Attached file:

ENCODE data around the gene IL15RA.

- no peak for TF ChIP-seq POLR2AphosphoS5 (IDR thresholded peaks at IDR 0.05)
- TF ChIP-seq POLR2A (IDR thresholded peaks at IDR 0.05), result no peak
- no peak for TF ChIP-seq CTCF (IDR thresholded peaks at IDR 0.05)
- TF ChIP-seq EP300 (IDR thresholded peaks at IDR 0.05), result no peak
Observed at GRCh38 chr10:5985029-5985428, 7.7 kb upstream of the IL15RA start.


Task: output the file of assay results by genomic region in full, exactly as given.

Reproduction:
ENCODE data around the gene IL15RA.

- no peak for TF ChIP-seq POLR2AphosphoS5 (IDR thresholded peaks at IDR 0.05)
- TF ChIP-seq POLR2A (IDR thresholded peaks at IDR 0.05), result no peak
- no peak for TF ChIP-seq CTCF (IDR thresholded peaks at IDR 0.05)
- TF ChIP-seq EP300 (IDR thresholded peaks at IDR 0.05), result no peak
Observed at GRCh38 chr10:5985029-5985428, 7.7 kb upstream of the IL15RA start.